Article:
Julie Peakman, Mighty Lewd Books:The Development of Pornography in Eighteenth-century England. London: Palgrave Macmillan 2003. 296pp. 25 hardback. ISBN 1403915008


This work significantly develops our understanding of obscene and erotic literature and its development as a genre during the eighteenth century in Britain. It is particularly valuable to have the analysis of the production and distribution of obscene materials. Although mechanisms by which obscene literature circulated through the provinces are mentioned, the concentration of the trade in London means that the metropolis forms the chief focus. A number of persistent trends were already in place by the early eighteenth century. Peakman notes the connection between the production and marketing of risqué works and of informative manuals about sex which was to persist well into the twentieth century, as well as the persistent recycling and recirculation of material.

           Peakman also analyses various themes and their relationship to popular and scientific understandings of the body and reproductive physiology of the period. The motif of the eroticised landscape and what one might call botanical or horticultural porn is particularly suggestive. Was this perhaps a uniquely British (nation of gardeners, pastoral trope already well-established in mainstream literature) phenomenon? A rather different resort to fruit and flowers encoded sexual information in later works of sex education, while 1920s Lawrentian sexualising of the landscape was satirised by Stella Gibbons’ 1932 Cold Comfort Farm, in Mr Mybug’s ‘God! Those buds had an urgent, phallic, look.’

          Peakman indicates the associations of erotic literature with the foreign, specifically Italy and France, as well as with the more generally exotic. Many significant early texts were simply translations and adaptations of continental originals. If the significance of Italy as a site where anything might go looks back to Italy as the decadent site of bloody and perverse happenings in Renaissance drama, the increasing importance of France would result in French standing as a metonym for obscenity in early twentieth century ‘French postcards’ and advertisements for ‘French lessons’.

          A particularly illuminating discovery is that the archetypal ‘vice anglais’, flagellation, did not appear as a particular motif in British erotic writing until fairly late in the eighteenth century: although there is some evidence for its existence as an erotic preference and speciality in literary texts and in the paraphernalia confiscated during raids on brothels. Peakman argues that its origins can be found in the flagellation scenes which were common within the salacious revelations of anti-Catholic polemic (derived from French anti-clerical literature, but given a specifically British twist). By the end of the eighteenth century highly formulaic ‘fladge’ texts, detached from this particular framework of lecherous priests, naive novices and conniving mothers superior and set instead within a stylised but recognisable secular British context, were being produced, deploying various tropes already made familiar in studies of Victorian pornography.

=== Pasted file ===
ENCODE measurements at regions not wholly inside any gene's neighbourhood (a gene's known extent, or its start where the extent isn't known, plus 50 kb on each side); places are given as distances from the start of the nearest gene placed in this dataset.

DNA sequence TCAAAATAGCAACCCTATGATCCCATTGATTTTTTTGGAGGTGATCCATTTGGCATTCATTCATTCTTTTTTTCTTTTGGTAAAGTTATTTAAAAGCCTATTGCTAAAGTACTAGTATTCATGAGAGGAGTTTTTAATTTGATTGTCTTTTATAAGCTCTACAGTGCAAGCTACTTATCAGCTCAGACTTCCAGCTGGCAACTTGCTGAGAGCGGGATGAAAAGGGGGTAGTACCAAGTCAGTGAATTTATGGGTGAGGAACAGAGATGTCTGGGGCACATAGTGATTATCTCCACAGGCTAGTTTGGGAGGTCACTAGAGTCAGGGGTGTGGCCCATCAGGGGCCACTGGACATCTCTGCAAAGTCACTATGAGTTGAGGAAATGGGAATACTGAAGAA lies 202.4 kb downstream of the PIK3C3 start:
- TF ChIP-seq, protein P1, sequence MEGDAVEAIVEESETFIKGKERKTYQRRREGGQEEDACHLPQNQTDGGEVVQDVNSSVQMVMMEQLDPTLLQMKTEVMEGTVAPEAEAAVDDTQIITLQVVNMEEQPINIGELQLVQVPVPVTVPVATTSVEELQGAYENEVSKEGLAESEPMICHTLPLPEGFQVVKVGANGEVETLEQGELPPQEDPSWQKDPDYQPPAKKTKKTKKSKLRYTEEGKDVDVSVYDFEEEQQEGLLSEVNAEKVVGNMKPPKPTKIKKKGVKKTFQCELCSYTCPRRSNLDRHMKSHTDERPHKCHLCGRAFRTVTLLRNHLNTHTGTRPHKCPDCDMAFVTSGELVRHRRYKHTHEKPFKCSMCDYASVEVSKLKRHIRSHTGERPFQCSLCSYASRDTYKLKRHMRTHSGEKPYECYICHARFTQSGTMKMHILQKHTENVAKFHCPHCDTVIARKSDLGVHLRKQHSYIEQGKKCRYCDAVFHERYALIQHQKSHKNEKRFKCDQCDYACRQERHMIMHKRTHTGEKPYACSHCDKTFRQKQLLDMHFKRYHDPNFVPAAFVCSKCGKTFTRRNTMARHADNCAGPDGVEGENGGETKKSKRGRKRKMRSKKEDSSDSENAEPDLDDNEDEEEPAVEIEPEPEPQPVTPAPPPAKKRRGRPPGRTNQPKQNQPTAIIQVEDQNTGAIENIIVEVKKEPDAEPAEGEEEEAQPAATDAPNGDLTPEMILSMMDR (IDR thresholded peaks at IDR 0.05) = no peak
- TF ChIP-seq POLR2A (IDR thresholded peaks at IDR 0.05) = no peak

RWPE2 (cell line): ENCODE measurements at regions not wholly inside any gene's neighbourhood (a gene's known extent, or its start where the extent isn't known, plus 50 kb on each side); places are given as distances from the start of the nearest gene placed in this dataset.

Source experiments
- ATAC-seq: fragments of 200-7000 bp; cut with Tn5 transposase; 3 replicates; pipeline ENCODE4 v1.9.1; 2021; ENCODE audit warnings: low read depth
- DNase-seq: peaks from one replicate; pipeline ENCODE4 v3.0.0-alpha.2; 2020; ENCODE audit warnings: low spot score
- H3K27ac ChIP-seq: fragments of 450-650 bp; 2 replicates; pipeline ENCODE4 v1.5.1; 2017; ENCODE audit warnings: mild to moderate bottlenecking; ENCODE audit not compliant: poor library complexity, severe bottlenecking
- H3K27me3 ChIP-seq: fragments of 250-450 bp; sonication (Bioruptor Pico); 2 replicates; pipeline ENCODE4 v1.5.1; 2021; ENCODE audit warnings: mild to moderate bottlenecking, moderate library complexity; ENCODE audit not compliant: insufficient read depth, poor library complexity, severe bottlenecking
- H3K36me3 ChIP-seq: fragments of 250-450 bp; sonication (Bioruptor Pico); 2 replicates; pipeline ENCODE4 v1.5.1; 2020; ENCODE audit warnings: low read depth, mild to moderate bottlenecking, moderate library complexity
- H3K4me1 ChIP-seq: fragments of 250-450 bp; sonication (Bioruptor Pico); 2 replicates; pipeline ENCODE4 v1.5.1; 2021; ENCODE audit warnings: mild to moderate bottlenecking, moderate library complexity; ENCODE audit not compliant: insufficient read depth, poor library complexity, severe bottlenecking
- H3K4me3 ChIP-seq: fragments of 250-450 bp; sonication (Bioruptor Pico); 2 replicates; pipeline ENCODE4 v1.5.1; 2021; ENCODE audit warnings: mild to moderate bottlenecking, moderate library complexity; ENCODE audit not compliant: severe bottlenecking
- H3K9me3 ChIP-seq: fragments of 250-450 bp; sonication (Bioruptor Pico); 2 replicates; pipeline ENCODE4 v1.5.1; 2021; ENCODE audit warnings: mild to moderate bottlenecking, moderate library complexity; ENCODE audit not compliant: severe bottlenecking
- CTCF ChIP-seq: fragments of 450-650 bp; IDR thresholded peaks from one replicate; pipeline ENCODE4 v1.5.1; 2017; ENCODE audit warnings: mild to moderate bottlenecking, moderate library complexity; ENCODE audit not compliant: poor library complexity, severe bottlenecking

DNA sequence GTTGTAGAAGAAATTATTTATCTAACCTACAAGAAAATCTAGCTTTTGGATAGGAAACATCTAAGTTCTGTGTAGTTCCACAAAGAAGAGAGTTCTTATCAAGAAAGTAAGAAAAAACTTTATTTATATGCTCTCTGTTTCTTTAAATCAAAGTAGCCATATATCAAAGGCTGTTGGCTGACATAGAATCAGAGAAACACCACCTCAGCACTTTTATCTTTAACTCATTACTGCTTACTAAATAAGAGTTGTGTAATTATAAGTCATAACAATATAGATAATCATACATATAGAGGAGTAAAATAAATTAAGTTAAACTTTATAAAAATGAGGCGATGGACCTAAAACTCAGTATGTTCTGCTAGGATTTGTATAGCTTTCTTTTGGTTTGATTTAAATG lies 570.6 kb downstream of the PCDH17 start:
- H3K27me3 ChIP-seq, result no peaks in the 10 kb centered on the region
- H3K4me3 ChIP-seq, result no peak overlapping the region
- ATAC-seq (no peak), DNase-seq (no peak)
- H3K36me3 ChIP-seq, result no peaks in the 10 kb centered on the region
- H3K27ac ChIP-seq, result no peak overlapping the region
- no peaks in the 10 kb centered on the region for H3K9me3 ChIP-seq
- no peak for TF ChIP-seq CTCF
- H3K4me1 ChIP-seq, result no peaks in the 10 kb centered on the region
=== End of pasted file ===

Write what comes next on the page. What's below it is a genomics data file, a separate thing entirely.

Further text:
There is a subtextual suggestion of a move within pornographic texts from the relatively genial, if unthinkingly male in its preconceptions, bawdry of the early part of the century to increasing interest in relations of dominance and submission, abuse of power, and erotic pain. This therefore pushes Donald Thomas’s suggestion, in A Long Time Burning (1969), of a shift in Victorian pornography into scenarios of ‘greater... unreality’ and increased sadism, rather further back in time, to indicate that development was already well under way by the end of the eighteenth century.

          This is one of several places where one might have liked a bit more contextualisation and engagement with other recent works on the development of sexual attitudes and behaviour during the eighteenth century, for example the suggestions of Randolph Trumbach, in Sex and the Gender Revolution, Volume One: Heterosexuality and the Third Gender in Enlightenment London (1998) and Tim Hitchcock in English Sexualities, 1700-1800 (1997), concerning increased male anxiety and growing emphasis on penetrative heterosexual sex as the only permissible model. Sara Toulalan’s work on late seventeenth century erotica tends to push back the ‘origin story’ even earlier than Peakman claims. It would also have been intriguing to relate changing tropes within pornography, and its increasing production and dissemination, to the rise of exactly contemporary fears around onanism. What was the dialectical relationship between the insistence that solitary sex was dangerous, and the growing amount of ‘one-handed literature’?

          In spite of these cavils, this is an extremely useful beginning exploration of a still under-investigated area: and, as Peakman makes clear, there are considerable problems of sources and methodology to be taken into account.

Lesley A Hall, Wellcome Library, London